How to use the German Schmear Technique on Stone

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If you are looking to add old world charm to your stone fireplace, this German Schmear technique is the perfect solution!

How to use the german schmear technique on stone

Thanks for stopping by today friends! I am so excited to finally be sharing my version of the ever famous “German Schmear”!

Last year I completed so many projects around here because I was in major nesting mode (pregnant with our third), but I didn’t take the time to share them with you all here on the blog. 

One of those projects (and perhaps my most favorite) was the makeover that I gave to our stone fireplace. 

The “German Schmear” technique is often associated with brick, and the first time I had ever seen it done was on a Fixer Upper episode on HGTV. The transformation was beautiful, and I just loved the old world feel that the mortar gave to the home’s exterior. 

german schmear inspo
Photo by Rachel Whyte via HGTV

In August of 2017, we updated our fireplace using Air Stone (you can read the full tutorial here). While I loved the stone, I felt like there was something missing. I was craving the look of stone that you might find in an old cottage or farmhouse that was hundreds of years old, and mine just wasn’t feeling that way for me. Here are a few photos – 

before german schmear technique
before german schmear
german schmear before photos

I did my research and read through several German Schmear tutorials, but most of them involved brick, which is primarily a flat surface. My stone is much more textured and rough, so I wasn’t exactly sure how to go about using this technique. Thankfully my husband came up with an awesome solution using tools that I already had on hand!

Here’s what I did – 

Supplies needed for the German Schmear Technique on Stone

Joint compound

Putty knife

Plastic ziplock bag

Scissors

Large paint brush

Sponge 

german schmear supplies needed

How to use the German Schmear Technique on Stone – Step 1

First, use your putty knife to scoop and add some joint compound into your plastic bag, just like you would frosting. I like to fold my bag down to prevent compound from getting all over the zipper. 

german schmear step 1 How to
german schmear step 1 DIY

How to use the German Schmear Technique on Stone – Step 2

Next, cut an opening at the corner of your bag that’s roughly a 1/2 inch wide. 

german schmear step 2

How to use the German Schmear Technique on Stone – Step 3

Squeeze your bag from the top (where the zipper is) and move along the joints and edges of each stone. Don’t worry about it being perfect! Just be sure you cover each seam with compound. 

german schmear step 3 DIY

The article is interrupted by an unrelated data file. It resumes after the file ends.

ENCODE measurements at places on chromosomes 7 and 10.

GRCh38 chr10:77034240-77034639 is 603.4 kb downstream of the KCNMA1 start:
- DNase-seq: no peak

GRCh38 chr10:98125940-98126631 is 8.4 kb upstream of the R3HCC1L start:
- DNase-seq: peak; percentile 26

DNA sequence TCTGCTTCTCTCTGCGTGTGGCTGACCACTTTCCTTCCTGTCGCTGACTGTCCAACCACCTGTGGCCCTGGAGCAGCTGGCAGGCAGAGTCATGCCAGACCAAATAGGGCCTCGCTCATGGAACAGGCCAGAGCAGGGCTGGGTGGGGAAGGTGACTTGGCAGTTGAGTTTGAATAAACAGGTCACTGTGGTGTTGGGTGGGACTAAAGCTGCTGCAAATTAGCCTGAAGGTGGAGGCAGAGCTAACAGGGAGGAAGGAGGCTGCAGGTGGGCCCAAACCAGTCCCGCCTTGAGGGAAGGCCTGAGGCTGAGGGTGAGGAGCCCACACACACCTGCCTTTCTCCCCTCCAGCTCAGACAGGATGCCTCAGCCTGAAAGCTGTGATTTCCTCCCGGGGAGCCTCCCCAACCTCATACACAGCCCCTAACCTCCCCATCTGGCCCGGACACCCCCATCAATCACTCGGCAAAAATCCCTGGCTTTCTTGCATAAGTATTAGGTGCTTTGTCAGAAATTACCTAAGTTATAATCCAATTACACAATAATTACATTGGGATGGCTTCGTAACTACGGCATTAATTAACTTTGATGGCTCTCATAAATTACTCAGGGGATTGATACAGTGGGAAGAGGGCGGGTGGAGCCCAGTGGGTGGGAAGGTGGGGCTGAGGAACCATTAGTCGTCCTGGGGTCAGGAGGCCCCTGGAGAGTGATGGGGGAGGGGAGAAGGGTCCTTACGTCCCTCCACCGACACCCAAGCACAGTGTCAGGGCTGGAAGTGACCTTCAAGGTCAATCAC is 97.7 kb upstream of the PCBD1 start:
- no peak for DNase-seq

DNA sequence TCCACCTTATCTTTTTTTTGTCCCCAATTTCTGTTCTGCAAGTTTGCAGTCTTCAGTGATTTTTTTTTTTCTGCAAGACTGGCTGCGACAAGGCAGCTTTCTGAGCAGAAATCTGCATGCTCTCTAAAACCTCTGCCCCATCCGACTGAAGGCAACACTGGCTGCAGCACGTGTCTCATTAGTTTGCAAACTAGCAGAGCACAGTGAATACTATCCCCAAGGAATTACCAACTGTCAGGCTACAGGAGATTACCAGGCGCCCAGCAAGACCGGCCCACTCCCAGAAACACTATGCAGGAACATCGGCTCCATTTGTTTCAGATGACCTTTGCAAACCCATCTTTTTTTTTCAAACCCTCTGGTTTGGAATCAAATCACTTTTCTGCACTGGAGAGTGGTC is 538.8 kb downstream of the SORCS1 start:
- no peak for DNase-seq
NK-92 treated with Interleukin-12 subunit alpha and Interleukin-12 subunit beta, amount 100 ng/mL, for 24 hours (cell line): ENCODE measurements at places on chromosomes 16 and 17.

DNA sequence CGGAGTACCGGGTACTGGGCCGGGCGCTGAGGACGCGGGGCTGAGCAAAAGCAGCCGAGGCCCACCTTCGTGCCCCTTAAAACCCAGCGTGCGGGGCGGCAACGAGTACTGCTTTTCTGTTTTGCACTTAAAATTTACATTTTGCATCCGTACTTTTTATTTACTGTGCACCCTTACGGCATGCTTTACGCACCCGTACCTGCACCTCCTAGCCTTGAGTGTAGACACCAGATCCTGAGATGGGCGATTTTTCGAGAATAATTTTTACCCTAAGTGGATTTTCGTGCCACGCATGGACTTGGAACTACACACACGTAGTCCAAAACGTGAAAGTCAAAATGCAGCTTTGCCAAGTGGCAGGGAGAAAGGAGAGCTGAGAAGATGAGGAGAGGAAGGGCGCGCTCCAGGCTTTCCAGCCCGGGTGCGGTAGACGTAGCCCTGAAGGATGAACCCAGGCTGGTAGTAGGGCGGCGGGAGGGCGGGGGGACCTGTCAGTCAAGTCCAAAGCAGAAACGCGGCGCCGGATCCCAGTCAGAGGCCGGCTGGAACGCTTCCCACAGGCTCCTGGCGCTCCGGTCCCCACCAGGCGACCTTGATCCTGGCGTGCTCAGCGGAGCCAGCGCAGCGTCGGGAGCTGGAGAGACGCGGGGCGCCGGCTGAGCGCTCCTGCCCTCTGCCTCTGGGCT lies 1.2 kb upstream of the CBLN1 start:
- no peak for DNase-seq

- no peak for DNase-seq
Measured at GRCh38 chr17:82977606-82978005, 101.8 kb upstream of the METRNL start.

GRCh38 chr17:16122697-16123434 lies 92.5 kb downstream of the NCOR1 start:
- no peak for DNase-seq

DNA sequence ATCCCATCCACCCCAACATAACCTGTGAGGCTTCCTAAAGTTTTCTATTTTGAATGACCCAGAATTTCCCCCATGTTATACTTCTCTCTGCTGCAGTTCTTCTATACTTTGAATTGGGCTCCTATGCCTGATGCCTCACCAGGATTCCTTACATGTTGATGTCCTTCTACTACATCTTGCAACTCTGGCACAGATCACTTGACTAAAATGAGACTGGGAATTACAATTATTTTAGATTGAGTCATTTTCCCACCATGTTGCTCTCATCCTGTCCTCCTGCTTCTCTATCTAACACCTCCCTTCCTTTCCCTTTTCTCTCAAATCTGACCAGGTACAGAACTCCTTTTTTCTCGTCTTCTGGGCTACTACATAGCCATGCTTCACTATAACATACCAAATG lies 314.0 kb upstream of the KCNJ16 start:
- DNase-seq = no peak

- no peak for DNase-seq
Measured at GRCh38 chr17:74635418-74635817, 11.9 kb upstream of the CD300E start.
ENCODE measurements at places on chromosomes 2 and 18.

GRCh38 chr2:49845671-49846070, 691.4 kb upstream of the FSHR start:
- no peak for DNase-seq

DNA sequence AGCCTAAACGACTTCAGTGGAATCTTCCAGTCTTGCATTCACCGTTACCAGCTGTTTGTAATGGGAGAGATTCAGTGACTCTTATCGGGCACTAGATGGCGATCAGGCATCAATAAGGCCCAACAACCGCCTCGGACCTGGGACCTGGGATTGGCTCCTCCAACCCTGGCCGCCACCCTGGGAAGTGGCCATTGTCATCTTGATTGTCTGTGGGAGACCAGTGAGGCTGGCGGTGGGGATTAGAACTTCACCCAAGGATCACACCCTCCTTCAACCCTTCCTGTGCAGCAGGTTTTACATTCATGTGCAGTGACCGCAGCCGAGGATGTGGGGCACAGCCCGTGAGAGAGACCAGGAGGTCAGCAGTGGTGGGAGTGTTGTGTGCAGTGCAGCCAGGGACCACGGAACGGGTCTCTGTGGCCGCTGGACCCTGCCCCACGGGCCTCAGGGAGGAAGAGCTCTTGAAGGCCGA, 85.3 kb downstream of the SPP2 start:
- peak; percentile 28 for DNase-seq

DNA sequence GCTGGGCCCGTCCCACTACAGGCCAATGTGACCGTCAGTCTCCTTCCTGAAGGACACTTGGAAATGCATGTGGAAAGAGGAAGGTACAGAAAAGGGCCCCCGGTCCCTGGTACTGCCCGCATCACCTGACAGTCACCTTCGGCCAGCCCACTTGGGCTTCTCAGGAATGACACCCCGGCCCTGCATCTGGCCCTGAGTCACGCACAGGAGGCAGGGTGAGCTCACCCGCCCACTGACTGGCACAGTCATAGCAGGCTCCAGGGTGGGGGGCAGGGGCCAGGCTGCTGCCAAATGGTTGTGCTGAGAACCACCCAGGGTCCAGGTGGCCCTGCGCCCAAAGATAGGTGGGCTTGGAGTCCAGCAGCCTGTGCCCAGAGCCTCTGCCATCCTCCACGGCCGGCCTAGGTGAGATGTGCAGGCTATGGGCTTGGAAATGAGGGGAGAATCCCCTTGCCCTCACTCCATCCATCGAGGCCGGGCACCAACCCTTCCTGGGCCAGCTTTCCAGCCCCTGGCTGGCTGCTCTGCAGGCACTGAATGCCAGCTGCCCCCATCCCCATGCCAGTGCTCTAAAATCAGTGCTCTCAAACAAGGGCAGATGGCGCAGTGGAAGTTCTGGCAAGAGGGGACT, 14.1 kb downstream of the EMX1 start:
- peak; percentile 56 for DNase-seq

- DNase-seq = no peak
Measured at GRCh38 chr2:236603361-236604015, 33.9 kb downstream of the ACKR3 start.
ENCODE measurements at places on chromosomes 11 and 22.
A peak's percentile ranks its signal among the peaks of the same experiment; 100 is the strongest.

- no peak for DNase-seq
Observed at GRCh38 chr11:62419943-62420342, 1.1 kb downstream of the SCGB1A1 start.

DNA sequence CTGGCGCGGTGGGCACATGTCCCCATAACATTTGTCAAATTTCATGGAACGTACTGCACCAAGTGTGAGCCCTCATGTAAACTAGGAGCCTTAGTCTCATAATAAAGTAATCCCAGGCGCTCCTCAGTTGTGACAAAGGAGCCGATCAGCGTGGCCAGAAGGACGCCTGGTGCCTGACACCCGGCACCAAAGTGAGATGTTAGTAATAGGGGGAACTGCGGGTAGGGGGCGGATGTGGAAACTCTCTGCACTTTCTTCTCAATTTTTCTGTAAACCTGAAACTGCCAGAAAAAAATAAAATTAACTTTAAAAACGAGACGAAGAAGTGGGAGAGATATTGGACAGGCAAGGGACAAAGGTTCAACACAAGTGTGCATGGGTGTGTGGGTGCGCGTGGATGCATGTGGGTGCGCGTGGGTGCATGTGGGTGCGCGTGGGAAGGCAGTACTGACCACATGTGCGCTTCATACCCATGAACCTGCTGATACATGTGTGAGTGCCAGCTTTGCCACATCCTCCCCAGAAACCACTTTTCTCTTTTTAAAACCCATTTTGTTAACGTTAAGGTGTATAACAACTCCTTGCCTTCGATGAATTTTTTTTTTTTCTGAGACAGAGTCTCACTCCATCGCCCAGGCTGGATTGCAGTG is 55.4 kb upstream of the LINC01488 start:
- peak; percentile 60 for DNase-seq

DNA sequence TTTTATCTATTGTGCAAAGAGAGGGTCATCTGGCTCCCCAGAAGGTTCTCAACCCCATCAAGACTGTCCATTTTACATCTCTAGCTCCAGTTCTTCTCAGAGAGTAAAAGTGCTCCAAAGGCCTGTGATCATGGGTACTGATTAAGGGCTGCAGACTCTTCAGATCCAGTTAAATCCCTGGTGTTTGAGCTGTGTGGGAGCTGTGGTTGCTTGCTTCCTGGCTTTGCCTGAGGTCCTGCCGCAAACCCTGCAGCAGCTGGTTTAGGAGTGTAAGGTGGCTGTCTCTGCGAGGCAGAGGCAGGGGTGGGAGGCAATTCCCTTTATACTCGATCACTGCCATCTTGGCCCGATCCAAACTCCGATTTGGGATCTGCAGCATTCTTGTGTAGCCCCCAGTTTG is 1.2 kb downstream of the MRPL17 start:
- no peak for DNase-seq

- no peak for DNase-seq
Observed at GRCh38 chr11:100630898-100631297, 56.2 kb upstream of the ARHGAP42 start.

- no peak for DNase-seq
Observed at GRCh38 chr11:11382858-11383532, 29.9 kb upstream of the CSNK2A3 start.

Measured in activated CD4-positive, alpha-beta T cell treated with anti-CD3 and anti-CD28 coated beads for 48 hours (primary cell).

How to use the German Schmear Technique on Stone – Step 4

This is where my husband came to the rescue! Rather than using a putty knife to schmear the compound across such an uneven surface, he suggested I use a large paintbrush to drag it across the stone. 

german schmear how to step 4

This. Was. GENIUS! The brush really allowed me to get into all the cracks and crevices, and it was so much more forgiving than the putty knife!

Just be aware that by using a brush, you will be covering most of your surface with the white compound, which will definitely lighten your stone. As my fireplace began to dry, I realized it was a little too light for my liking! 

In order to wipe some of the compound away, I simply used a wet sponge and a bowl of water to scrub areas where I wanted to see more of my stone. 

I actually have this entire process saved in my highlights under “stone makeover” on Instagram, if you’d like to check it out!

german schmear on stone before and after

And that’s it!! The result was so so beautiful, I just love the way my fireplace looks now!!

Here’s one last before and after – 

before german schmear
german schmear how to DIY on stone

It might just be personal preference, but to me the stone just looks softer and so much more aged now…

german schmear on stone tutorial
german schmear makeover
german schmear tutorial

What do you guys think? Let me know in the comments below! 

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How to use the german schmear on stone

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15 Comments

  1. I love this! I have read your tutorial on airstone. I wasn’t have with all the gaps. Then found this! I am now convinced this is what I will do. Thank you! Quick question…..what color airstone did you use? Thanks

    1. Aww Melissa I’m so happy it was a help you to you!! I believe the color I chose is in the tutorial…Birch Bluff I want to say is the name? Hope your fireplace turns out beautiful, I’m sure it will! 🙂

  2. I just came across your blog and Wow I’m speechless at how beautiful of a transformation this made!! I have also went and read all the other DIYS you and the hubby have done y’all make a great team I’d say! Really enjoy doing DIYS myself but I’m nowhere near this good.. So come to Oklahoma and help me out! Lol

    1. Hi Leah!! Oh my word, thank you haha!! You are so sweet!! Wish I could help all my sweet followers 🙂 Thanks again for leaving such a kind comment 🙂

      1. Hi Andrea,

        When you used the sealer did it leave any streaks? I am terrible at sealing with polycrylic but have typically tried using satin finish. Will the matte streak?

        1. I actually think the matte finish would streak less, the stone is a rough surface so I didn’t experience any issues really with streaking.

  3. We had quite a bit of airstone left over from a different project. We are adding a 2nd kitchen and I wanted to use the airstone but the look and colors just working working for me. I just found this and love it!!! Now to convince my husband this is perfect for the backsplash. We won’t have any upper cabinets, only open shelving. I’m excited!!

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